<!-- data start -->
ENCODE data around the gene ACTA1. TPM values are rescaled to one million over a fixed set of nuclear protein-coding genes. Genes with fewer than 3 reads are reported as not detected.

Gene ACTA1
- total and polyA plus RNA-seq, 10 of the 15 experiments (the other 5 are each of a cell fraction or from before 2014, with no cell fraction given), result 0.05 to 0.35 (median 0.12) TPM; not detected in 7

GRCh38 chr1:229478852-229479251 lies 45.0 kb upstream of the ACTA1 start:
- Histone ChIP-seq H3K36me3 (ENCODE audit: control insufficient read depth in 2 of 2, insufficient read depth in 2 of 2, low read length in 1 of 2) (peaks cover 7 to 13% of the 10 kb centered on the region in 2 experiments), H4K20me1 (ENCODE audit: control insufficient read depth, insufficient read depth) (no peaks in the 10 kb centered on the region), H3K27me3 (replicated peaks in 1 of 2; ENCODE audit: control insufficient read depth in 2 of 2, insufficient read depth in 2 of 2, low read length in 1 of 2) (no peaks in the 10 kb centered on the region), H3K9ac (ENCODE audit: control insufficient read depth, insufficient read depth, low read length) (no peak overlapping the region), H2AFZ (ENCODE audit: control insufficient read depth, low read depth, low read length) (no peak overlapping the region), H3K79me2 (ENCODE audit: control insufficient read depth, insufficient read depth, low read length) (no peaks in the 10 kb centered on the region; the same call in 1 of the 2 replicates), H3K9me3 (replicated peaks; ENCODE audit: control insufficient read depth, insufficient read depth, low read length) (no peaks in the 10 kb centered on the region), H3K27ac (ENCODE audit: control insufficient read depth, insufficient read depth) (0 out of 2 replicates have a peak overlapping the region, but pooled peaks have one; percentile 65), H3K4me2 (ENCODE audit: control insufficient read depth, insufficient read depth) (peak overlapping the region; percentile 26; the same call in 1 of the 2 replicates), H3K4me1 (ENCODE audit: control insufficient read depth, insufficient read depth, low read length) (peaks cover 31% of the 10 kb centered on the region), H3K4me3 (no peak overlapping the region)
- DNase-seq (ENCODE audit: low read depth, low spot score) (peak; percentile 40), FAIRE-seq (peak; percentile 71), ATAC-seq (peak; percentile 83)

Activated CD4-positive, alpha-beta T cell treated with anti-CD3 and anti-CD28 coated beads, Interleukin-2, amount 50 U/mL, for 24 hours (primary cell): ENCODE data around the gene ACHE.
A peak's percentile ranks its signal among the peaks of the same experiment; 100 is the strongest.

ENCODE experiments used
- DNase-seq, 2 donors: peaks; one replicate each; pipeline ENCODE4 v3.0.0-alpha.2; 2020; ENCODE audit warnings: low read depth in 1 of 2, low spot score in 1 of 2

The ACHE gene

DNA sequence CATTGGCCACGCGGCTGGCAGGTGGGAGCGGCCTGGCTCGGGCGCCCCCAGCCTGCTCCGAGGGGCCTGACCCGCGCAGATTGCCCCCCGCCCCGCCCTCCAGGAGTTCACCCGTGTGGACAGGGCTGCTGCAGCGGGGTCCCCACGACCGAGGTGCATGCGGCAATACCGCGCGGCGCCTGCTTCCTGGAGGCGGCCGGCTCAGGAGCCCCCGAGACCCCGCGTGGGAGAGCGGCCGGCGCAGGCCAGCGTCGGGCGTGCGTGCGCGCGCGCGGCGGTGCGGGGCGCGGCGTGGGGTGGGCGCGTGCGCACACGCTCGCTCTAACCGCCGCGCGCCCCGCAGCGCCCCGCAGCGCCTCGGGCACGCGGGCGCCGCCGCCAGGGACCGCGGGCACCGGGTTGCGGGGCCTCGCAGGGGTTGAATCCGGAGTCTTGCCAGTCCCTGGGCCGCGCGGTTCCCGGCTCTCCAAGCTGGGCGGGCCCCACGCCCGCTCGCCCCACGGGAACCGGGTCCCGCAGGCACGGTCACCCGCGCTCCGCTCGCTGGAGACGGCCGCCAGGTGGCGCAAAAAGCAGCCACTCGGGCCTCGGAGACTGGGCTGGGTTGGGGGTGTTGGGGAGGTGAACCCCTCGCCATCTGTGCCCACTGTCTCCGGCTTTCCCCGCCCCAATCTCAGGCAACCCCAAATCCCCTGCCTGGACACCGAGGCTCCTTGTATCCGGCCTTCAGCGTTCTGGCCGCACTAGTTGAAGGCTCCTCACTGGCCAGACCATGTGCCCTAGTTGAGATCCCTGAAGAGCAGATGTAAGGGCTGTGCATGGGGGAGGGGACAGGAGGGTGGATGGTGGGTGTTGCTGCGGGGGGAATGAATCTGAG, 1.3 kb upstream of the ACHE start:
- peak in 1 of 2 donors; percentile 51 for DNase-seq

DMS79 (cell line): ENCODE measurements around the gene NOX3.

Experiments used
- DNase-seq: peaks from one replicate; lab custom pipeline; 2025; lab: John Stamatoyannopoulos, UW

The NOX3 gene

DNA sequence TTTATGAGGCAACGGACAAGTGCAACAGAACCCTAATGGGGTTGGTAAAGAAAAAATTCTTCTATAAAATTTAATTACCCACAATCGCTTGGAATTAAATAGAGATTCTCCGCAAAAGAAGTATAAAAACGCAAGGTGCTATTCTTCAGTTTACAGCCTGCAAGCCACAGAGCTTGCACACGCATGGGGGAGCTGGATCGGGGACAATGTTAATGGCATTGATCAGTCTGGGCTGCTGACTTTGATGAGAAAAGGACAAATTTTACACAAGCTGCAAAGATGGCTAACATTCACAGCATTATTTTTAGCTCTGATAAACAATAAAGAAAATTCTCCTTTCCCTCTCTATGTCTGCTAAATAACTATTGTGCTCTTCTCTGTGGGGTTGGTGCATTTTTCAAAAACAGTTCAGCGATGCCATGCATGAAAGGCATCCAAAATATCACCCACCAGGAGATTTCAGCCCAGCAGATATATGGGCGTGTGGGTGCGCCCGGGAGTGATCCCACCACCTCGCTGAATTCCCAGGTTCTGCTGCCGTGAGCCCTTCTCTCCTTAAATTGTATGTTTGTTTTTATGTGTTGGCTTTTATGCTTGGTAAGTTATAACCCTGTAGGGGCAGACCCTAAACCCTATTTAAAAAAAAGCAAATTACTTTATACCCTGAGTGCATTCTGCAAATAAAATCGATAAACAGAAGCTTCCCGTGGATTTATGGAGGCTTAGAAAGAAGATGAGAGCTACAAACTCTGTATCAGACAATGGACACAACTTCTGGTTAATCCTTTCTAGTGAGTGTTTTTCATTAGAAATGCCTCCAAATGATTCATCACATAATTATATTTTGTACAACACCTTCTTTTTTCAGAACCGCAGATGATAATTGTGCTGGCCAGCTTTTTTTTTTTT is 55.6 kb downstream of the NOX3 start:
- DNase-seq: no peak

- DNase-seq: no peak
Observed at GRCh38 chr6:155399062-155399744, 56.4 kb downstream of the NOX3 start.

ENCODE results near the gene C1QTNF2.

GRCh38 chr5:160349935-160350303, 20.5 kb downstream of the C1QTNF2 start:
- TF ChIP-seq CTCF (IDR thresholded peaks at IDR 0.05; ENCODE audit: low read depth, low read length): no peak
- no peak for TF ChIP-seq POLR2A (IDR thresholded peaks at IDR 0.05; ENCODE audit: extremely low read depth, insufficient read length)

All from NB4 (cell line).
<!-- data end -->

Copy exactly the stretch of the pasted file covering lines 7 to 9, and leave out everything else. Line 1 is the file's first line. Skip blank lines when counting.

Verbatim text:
Activated CD4-positive, alpha-beta T cell treated with anti-CD3 and anti-CD28 coated beads, Interleukin-2, amount 50 U/mL, for 24 hours (primary cell): ENCODE data around the gene ACHE.
A peak's percentile ranks its signal among the peaks of the same experiment; 100 is the strongest.

ENCODE experiments used